- Pause in job gains in Q1 but trend in Irish employment remains positive.
- Small pick-up in full-time jobs offset by decline in part-time employment.
- Data suggest no dramatic change in Irish economic conditions of late.
- Job gains remain concentrated among over 35’s
- Net emigration may have peaked as inflows increase and outflows stabilise.
We think jobs data for the first quarter of 2014 are consistent with an improving Irish economy but not one that is seeing any dramatic acceleration in the pace of growth at present. Our best guess is that job growth in 2014 will be strong at close to 2% but slower than the surprisingly rapid increase seen through 2013. Today’s data also hint at exceptional demographic influences on the Irish jobs market in the shape of significant two-way migration flows and a related and unusual age related split in employment trends.
Numbers at work in the Irish economy were effectively unchanged in the first three months of 2014 compared to the final quarter of 2013. The rise of 1.7 k or 0.1% is not statistically significant. That said, the underlying trend in the Irish jobs market still remains solidly positive with numbers at work in early 2014 up by 42.7k or 2.3% compared to the first quarter of 2013. As diagram 1 below indicates, both employment and unemployment numbers are slowly but surely moving in the right direction after the traumatic events of recent years.
The somewhat softer trend in hiring in early 2014 should probably be seen as something of a pause or correction following exceptionally fast jobs growth through the past year when the average quarterly gain was 0.8% or an annualised 3.2%. Given the fragile nature of global growth and the significant constraints on domestic spending power, it would be surprising if firms were to sustain an aggressive expansion in employment of the sort seen in the past year. However, survey data point to the persistence of solid increases in employment through the remainder of 2014.
At this point, we think average jobs growth could be close to or slightly less than 2% in 2014. This would entail quarterly job gains of around 10k for the remainder of the year- a significant step-up from the first quarter outturn but broadly in line with the average of the past four quarters.
As has been the case in the three previous quarters, today’s data suggest some shift from part time to full time employment, with the former down 1% and the latter up 0.4% in the past three months. This may be a response to a continuing if gradual upturn in activity that is prompting an increase in hours worked. This also hints at a cautious approach to rebuilding payrolls on the part of employers. Again, this is not surprising in view of ongoing uncertainty about the strength and durability of the current recovery as well as the experience of a dramatic reduction in headcount through the recent downturn.
At the sectoral level, most quarterly changes were marginal in early 2014 and don’t point to any dramatic change in economic conditions of late. However, there was a clear drop in numbers employed in agriculture—down from 116.4k in late 2013 to 112.9k—but this still leaves numbers in this sector up a surprising 23k from early 2013. The particular buoyancy of agricultural employment through the past year or so likely reflects a sampling issue. So, a weaker trend in this area through the coming year would not be surprising. Importantly, as the survey is compiled ‘top-down’, these sorts of issues only affect the sectoral breakdown and don’t influence the aggregate outcome.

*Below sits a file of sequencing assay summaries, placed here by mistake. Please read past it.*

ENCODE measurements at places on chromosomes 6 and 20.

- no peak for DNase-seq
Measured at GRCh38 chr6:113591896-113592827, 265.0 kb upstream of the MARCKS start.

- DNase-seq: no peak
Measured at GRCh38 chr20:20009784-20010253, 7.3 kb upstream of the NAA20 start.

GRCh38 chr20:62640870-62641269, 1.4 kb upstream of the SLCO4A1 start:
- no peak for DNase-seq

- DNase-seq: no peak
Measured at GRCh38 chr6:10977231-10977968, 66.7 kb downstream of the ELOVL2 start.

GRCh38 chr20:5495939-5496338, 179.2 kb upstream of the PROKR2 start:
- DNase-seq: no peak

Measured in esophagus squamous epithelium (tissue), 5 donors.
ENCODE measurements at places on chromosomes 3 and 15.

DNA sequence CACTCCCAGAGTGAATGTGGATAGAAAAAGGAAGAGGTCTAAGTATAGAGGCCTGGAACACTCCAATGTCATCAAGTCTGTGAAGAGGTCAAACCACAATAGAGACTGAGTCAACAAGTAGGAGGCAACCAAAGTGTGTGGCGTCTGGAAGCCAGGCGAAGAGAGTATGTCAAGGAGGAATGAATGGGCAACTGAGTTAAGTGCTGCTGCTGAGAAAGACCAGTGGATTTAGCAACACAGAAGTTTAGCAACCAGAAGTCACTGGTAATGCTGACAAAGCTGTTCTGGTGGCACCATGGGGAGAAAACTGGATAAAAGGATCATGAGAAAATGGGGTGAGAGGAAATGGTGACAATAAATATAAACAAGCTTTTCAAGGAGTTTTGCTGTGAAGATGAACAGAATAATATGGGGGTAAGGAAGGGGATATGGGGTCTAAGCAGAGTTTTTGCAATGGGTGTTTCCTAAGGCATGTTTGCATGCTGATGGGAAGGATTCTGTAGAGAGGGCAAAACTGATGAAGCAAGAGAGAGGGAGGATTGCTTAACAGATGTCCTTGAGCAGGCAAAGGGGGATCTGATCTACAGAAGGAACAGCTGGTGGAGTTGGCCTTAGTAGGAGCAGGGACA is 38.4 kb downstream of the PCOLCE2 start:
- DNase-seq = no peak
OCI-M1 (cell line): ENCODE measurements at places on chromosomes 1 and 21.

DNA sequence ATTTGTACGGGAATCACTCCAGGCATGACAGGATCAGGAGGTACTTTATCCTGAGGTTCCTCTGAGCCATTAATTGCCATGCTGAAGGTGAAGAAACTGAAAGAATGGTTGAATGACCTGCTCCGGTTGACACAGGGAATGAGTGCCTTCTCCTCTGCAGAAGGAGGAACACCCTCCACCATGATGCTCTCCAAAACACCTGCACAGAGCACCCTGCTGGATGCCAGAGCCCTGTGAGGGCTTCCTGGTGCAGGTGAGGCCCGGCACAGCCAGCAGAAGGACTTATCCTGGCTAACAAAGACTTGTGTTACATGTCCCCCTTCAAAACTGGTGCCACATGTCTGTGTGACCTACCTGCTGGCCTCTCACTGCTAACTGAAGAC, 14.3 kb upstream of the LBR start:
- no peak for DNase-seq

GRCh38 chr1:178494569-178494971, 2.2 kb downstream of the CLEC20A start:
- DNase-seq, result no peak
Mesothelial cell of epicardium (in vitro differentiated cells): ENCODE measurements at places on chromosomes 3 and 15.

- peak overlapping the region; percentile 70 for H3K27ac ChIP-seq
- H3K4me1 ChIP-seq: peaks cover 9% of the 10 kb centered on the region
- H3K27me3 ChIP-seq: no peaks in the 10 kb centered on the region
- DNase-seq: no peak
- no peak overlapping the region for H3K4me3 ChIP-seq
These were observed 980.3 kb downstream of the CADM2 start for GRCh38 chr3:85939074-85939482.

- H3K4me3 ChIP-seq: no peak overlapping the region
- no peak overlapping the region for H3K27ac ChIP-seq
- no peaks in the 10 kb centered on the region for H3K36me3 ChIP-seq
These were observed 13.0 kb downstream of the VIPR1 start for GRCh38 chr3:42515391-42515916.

The improving trend in the Irish jobs market together with ongoing net emigration has translated into a continuing decline in unemployment. The jobless rate in early 2014 at 12.0% was significantly down on the 13.7% rate of early 2013.We see unemployment averaging 11.5% in 2014 as an increase in the labour force and structural issues act to offset a healthy pace of job gains. Reflecting the scale of the deterioration in the Irish jobs market through 2008 to 2012, it is not surprising that the bulk of those currently jobless have been out of work for more than twelve months. However, through the past year, the long-term unemployment rate has fallen from 8.4 % to 7.3% of the workforce.
Today’s data show a marginal increase in the population aged 15 and over in the past year. This represents the best outturn since the first quarter of 2010.This hints that net emigration may have peaked. However, in turn, this seems to reflect a pick-up in inward migration by non-Irish nationals rather than any marked easing in outward migration by Irish nationals. This may go some way to reconciling anecdotal reports of ongoing emigration with indications of skill shortages in certain areas.
The coincidence of significant two-way migration flows would also be consistent with a very unusual if ongoing age split in the Irish jobs market. As has been the case in recent quarters, job gains were concentrated among over 35’s. In the first three months of 2014, numbers at work aged 35 and older increased by 4.7% or 56k while numbers at work aged 34 and younger declined by 2.1% or 14k. This is not due to younger age groups returning to education as the number of students fell by 5k in the past year. This owes a great deal to a demographic effect resulting from a sharp drop in the number of births from 74k in 1980 to 48k in 1994 with strong net emigration in recent years also a key influence.
KBC Bank Ireland plc
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